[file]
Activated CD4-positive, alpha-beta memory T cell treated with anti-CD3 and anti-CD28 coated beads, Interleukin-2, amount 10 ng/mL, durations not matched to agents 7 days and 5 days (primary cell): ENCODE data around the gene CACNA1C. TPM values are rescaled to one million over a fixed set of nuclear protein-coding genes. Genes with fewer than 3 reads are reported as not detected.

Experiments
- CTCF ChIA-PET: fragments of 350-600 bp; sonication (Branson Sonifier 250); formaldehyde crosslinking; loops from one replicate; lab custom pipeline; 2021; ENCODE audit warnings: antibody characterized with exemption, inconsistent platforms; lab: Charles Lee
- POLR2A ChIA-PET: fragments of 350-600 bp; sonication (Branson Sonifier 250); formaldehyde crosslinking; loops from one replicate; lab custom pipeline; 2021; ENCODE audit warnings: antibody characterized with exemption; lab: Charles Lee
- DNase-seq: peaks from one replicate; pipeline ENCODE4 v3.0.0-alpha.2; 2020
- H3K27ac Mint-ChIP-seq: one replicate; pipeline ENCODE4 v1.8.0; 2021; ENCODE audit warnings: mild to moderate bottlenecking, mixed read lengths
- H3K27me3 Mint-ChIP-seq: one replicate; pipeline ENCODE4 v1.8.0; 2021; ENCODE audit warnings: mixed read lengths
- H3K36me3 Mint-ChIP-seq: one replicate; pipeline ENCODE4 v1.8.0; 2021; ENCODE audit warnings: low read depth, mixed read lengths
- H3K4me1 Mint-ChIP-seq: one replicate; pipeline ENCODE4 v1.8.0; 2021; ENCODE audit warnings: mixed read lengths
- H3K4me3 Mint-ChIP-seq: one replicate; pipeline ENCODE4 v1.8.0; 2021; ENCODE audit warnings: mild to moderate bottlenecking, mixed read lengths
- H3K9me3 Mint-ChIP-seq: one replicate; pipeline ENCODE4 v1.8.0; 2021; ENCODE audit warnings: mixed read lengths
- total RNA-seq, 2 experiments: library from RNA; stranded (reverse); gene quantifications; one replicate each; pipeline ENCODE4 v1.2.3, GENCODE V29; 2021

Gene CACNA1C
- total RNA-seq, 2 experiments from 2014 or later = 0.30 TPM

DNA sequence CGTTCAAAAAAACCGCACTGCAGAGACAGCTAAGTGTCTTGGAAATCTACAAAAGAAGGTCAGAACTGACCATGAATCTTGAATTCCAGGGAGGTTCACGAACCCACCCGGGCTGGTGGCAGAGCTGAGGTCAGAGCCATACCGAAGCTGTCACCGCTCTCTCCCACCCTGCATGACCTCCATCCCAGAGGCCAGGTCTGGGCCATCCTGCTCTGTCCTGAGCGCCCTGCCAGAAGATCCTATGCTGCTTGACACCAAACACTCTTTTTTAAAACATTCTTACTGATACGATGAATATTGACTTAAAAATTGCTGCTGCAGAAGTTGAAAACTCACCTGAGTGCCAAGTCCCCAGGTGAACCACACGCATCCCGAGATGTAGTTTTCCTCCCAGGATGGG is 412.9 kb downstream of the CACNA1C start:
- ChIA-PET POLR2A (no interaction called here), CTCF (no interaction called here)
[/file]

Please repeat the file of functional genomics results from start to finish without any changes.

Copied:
Activated CD4-positive, alpha-beta memory T cell treated with anti-CD3 and anti-CD28 coated beads, Interleukin-2, amount 10 ng/mL, durations not matched to agents 7 days and 5 days (primary cell): ENCODE data around the gene CACNA1C. TPM values are rescaled to one million over a fixed set of nuclear protein-coding genes. Genes with fewer than 3 reads are reported as not detected.

Experiments
- CTCF ChIA-PET: fragments of 350-600 bp; sonication (Branson Sonifier 250); formaldehyde crosslinking; loops from one replicate; lab custom pipeline; 2021; ENCODE audit warnings: antibody characterized with exemption, inconsistent platforms; lab: Charles Lee
- POLR2A ChIA-PET: fragments of 350-600 bp; sonication (Branson Sonifier 250); formaldehyde crosslinking; loops from one replicate; lab custom pipeline; 2021; ENCODE audit warnings: antibody characterized with exemption; lab: Charles Lee
- DNase-seq: peaks from one replicate; pipeline ENCODE4 v3.0.0-alpha.2; 2020
- H3K27ac Mint-ChIP-seq: one replicate; pipeline ENCODE4 v1.8.0; 2021; ENCODE audit warnings: mild to moderate bottlenecking, mixed read lengths
- H3K27me3 Mint-ChIP-seq: one replicate; pipeline ENCODE4 v1.8.0; 2021; ENCODE audit warnings: mixed read lengths
- H3K36me3 Mint-ChIP-seq: one replicate; pipeline ENCODE4 v1.8.0; 2021; ENCODE audit warnings: low read depth, mixed read lengths
- H3K4me1 Mint-ChIP-seq: one replicate; pipeline ENCODE4 v1.8.0; 2021; ENCODE audit warnings: mixed read lengths
- H3K4me3 Mint-ChIP-seq: one replicate; pipeline ENCODE4 v1.8.0; 2021; ENCODE audit warnings: mild to moderate bottlenecking, mixed read lengths
- H3K9me3 Mint-ChIP-seq: one replicate; pipeline ENCODE4 v1.8.0; 2021; ENCODE audit warnings: mixed read lengths
- total RNA-seq, 2 experiments: library from RNA; stranded (reverse); gene quantifications; one replicate each; pipeline ENCODE4 v1.2.3, GENCODE V29; 2021

Gene CACNA1C
- total RNA-seq, 2 experiments from 2014 or later = 0.30 TPM

DNA sequence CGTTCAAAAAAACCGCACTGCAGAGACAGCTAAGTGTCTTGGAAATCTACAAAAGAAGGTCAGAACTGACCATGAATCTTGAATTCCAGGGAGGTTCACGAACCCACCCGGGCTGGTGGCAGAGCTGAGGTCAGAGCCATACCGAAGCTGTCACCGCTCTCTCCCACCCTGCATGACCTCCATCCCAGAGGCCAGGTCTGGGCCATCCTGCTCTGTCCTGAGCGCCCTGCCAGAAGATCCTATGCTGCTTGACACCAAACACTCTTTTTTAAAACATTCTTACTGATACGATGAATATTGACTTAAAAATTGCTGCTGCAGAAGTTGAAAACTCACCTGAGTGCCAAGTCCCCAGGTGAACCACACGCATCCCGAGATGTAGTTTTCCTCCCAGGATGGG is 412.9 kb downstream of the CACNA1C start:
- ChIA-PET POLR2A (no interaction called here), CTCF (no interaction called here)